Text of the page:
After Harrison’s death, family members preserved most of the furnishings that were used in the home. Today, about 80 percent of the furniture and decorations are original items that the president used. The staff has also gone to great lengths to reproduce the wallpaper and carpeting the Harrisons chose for the home.

On a tour, visitors can walk into nine rooms in the house and see some of the interesting items not often found in other historic homes.

“We have a number of political artifacts that are quite interesting and unusual,” Geeslin said. “We have Benjamin Harrison’s commission to brigadier general that was signed by Abraham Lincoln. It was a treasure to Harrison; he always liked to be called ‘General’ rather than ‘President.’”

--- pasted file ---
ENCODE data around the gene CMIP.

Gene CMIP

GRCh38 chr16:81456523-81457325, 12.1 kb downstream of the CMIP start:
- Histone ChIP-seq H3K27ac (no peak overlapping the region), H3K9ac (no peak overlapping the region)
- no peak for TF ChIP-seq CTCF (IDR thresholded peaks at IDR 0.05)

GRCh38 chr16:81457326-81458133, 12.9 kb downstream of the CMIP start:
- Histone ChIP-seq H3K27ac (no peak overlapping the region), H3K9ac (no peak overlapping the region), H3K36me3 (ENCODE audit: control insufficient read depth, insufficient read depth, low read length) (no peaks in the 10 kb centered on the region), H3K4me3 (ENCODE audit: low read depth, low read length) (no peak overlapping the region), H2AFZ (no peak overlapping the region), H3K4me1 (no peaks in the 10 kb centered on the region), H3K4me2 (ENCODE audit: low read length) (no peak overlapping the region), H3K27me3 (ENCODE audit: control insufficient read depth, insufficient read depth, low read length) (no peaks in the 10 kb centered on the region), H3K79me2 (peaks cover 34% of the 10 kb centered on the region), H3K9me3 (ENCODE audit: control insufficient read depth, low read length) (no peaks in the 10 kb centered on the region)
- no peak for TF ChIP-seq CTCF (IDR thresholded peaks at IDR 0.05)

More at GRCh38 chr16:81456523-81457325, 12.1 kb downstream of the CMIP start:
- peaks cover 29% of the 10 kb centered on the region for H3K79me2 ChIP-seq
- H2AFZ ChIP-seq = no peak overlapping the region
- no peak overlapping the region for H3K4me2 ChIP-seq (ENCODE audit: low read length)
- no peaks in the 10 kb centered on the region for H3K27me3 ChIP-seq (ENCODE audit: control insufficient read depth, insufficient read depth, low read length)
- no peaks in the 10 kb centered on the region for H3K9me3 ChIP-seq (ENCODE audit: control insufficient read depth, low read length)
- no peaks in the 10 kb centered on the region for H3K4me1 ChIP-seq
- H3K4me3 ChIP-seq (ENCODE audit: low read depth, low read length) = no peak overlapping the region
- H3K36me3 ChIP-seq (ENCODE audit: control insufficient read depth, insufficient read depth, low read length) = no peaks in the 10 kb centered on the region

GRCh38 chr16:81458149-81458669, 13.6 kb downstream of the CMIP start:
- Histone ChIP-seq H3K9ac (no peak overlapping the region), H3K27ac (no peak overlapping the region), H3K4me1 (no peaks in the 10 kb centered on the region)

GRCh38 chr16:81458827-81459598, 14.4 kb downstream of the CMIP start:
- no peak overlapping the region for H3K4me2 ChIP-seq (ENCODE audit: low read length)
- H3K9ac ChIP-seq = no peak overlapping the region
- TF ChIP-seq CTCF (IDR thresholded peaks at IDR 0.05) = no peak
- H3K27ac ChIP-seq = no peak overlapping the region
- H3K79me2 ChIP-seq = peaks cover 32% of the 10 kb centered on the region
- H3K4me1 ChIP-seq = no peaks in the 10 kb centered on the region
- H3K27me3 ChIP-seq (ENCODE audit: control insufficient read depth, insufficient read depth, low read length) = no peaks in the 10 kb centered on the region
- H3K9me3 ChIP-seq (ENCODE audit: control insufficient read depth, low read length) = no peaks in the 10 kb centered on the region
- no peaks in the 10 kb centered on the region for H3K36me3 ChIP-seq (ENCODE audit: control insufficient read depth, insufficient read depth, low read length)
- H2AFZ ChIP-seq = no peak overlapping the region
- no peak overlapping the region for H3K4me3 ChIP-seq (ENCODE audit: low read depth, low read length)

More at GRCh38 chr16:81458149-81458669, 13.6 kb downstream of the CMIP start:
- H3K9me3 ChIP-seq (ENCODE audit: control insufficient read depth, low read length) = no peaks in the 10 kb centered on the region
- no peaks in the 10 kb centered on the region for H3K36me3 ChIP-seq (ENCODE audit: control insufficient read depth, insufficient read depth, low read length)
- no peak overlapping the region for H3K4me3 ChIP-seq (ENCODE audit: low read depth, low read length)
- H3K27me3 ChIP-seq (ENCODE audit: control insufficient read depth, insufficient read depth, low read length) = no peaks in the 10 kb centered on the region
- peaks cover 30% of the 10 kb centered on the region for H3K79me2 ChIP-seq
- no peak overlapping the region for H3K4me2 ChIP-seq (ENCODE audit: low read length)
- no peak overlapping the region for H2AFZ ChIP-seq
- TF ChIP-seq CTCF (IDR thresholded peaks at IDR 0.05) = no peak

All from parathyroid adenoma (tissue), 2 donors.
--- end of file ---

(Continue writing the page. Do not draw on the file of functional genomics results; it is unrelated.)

Gerald R. Ford Museum
Grand Rapids, Mich.
Gerald Ford was never supposed to be president, but after Vice President Spiro Agnew resigned, Ford was nominated by President Richard Nixon. When Nixon also resigned, Ford found himself at the helm of the country in a very difficult time.

At the Gerald R. Ford Museum, exhibits deal with the political and cultural tumult of the 1970s.

“We have nine exhibit galleries that highlight the entire field of Ford’s life,” said Kristin Mooney, public affairs specialist at the museum. “We start out with a 1970s disco room to set the tone for our visitors. Then we go into the Watergate scandal, because this is where most Americans in the ’70s were introduced to Ford.”

The galleries introduce areas of Ford’s personal life, including his childhood in Michigan, along with information about his marriage to Betty Ford and her activities as first lady. Other exhibits deal with some of the major issues of Ford’s presidency, including his pardon of Nixon and his decision to pull American troops out of Vietnam.

To tell the story, the museum employees a number of special items and artifacts from Ford’s time in office.